I could write more on T2 and go into depth on certain key scenes/aspects that stood out to me but I will have to think about this. I do plan on seeing T2 again and in the theatre so I can enjoy the big screen experience and if after watching it for a second time I do decide to do another reflection I will post one, probably longer (long long read) and in a couple of weeks.


(sources:, )


If you are reading this Thank You for taking time out of your day to read my writing. I hope you return in the future!


ANNOUNCEMENT: working on a reflection for T2!

In response to my first post Returning to Trainspotting: The Release of T2 I am working on a reflection of T2 which I did go and see a couple days ago. All I can say right now is, heart-wrenching. 

I hope to have the reflection polished, done and posted within the next few days. It will appear on my homepage and under the tab ‘Film, Music, Art’.

Thank you!


P.S. On a side note, I am also working on another reflection in response to a suggestion given by a follower, “...phenomenology and its effect on how we treat the body in poetry“. THANK YOU FOR THE SUGGESTION tmbenjamin10 !!!

Returning to Trainspotting: The Release of T2

Trainspotting Poster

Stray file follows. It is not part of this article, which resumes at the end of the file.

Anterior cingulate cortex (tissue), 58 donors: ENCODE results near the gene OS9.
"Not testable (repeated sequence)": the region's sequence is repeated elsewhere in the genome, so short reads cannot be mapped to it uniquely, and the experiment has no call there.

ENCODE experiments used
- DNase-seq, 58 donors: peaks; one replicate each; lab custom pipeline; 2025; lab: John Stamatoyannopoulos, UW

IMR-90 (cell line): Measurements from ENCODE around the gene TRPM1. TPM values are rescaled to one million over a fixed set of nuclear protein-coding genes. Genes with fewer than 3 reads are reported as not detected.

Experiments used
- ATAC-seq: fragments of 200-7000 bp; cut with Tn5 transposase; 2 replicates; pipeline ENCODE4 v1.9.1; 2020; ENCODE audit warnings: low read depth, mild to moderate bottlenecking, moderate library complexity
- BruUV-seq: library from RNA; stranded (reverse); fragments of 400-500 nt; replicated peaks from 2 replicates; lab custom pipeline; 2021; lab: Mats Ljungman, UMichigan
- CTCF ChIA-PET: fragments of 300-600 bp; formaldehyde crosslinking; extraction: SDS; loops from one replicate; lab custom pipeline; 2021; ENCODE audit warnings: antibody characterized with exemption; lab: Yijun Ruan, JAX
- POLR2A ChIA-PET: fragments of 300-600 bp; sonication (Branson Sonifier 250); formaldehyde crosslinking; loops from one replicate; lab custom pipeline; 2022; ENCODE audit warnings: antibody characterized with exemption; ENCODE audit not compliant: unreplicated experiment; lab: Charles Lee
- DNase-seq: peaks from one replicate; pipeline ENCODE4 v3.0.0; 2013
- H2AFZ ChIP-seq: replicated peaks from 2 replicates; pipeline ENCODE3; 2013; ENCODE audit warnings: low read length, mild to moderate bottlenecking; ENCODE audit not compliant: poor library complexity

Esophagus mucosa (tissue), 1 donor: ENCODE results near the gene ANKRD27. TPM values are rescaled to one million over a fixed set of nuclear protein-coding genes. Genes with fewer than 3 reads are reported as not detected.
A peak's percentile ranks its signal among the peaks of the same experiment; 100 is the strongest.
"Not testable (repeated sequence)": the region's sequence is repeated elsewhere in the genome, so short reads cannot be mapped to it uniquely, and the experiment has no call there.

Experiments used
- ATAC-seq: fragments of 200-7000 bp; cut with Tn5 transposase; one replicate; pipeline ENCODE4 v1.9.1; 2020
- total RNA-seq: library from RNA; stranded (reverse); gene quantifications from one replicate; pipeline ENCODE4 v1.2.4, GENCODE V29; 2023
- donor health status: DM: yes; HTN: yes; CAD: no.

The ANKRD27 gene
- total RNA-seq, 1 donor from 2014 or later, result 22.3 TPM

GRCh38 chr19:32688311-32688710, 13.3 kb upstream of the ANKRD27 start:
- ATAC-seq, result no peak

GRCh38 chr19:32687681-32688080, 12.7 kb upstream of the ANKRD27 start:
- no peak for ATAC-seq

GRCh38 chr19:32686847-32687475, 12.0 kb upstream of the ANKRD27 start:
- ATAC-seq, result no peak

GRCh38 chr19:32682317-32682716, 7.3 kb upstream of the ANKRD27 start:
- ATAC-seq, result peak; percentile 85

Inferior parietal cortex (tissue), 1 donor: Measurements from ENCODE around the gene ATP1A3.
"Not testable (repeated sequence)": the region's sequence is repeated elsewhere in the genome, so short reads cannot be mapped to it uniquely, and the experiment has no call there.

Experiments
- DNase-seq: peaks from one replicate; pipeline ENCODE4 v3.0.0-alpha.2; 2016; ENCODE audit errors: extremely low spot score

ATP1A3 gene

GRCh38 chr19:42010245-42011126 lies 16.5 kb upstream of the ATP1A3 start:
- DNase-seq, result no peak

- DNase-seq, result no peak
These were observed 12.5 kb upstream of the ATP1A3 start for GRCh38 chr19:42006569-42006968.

(photo source:

Trainspotting directed by Danny Boyle came out in 1996. I was just a toddler when it was released but first saw it in my teens. It was accompanied with a slew of movies that were deemed ‘classic’ by my friends and family which included  A Clockwork Orange (1971), SLC Punk (1998) and Fight Club (1999) among others.

I remember watching Trainspotting, being disgusted and slightly horrified but intrigued by its appearance and dialogue. It would later become one of my favorite movies and I would watch it over and over again, collect Irvine Welsh books (writer of the original story)  and hang a poster up on my wall. I found myself coming back to Trainspotting periodically, attracted by its message, its grittiness and the magnetic pull it had on me.

Recently I’ve become aware that I admire things from past generations (big surprise, so does everyone else) but specifically movies and music from twenty years ago (just like everyone else my age). For me my love of this era came from my parents and relatives, they did good in letting me listen to the hundreds of CD’s they had collected and watching their favorite movies with them. I grew to admire these things not from forced exposure but from my sponge like ability to absorb and process everything I came across.

So can I relate to Trainspotting ?